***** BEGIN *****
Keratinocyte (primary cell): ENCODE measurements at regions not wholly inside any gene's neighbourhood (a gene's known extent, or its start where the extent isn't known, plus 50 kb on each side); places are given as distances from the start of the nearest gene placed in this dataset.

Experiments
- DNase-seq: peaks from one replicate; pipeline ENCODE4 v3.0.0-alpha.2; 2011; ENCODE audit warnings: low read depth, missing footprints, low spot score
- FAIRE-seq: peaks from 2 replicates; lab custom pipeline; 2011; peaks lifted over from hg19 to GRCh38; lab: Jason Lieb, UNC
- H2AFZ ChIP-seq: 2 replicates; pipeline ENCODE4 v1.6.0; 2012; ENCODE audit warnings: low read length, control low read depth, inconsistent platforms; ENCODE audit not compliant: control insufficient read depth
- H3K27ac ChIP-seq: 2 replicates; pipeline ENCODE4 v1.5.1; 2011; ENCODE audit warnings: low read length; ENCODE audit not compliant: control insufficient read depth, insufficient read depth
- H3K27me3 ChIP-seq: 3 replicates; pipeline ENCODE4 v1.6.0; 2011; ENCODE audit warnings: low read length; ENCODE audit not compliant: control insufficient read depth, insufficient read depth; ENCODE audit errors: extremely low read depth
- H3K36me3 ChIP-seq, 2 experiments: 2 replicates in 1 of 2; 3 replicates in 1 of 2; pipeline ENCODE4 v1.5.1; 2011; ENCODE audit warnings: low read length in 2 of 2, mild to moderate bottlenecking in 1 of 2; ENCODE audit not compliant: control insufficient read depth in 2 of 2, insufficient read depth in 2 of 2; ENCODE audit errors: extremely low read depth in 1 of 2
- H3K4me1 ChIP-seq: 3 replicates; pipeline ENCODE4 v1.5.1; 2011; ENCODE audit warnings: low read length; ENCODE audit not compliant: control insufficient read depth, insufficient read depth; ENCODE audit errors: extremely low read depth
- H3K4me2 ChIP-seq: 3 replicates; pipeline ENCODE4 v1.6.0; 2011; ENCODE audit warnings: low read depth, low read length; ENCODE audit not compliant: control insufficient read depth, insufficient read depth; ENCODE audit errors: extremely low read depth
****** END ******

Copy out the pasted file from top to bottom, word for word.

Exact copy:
Keratinocyte (primary cell): ENCODE measurements at regions not wholly inside any gene's neighbourhood (a gene's known extent, or its start where the extent isn't known, plus 50 kb on each side); places are given as distances from the start of the nearest gene placed in this dataset.

Experiments
- DNase-seq: peaks from one replicate; pipeline ENCODE4 v3.0.0-alpha.2; 2011; ENCODE audit warnings: low read depth, missing footprints, low spot score
- FAIRE-seq: peaks from 2 replicates; lab custom pipeline; 2011; peaks lifted over from hg19 to GRCh38; lab: Jason Lieb, UNC
- H2AFZ ChIP-seq: 2 replicates; pipeline ENCODE4 v1.6.0; 2012; ENCODE audit warnings: low read length, control low read depth, inconsistent platforms; ENCODE audit not compliant: control insufficient read depth
- H3K27ac ChIP-seq: 2 replicates; pipeline ENCODE4 v1.5.1; 2011; ENCODE audit warnings: low read length; ENCODE audit not compliant: control insufficient read depth, insufficient read depth
- H3K27me3 ChIP-seq: 3 replicates; pipeline ENCODE4 v1.6.0; 2011; ENCODE audit warnings: low read length; ENCODE audit not compliant: control insufficient read depth, insufficient read depth; ENCODE audit errors: extremely low read depth
- H3K36me3 ChIP-seq, 2 experiments: 2 replicates in 1 of 2; 3 replicates in 1 of 2; pipeline ENCODE4 v1.5.1; 2011; ENCODE audit warnings: low read length in 2 of 2, mild to moderate bottlenecking in 1 of 2; ENCODE audit not compliant: control insufficient read depth in 2 of 2, insufficient read depth in 2 of 2; ENCODE audit errors: extremely low read depth in 1 of 2
- H3K4me1 ChIP-seq: 3 replicates; pipeline ENCODE4 v1.5.1; 2011; ENCODE audit warnings: low read length; ENCODE audit not compliant: control insufficient read depth, insufficient read depth; ENCODE audit errors: extremely low read depth
- H3K4me2 ChIP-seq: 3 replicates; pipeline ENCODE4 v1.6.0; 2011; ENCODE audit warnings: low read depth, low read length; ENCODE audit not compliant: control insufficient read depth, insufficient read depth; ENCODE audit errors: extremely low read depth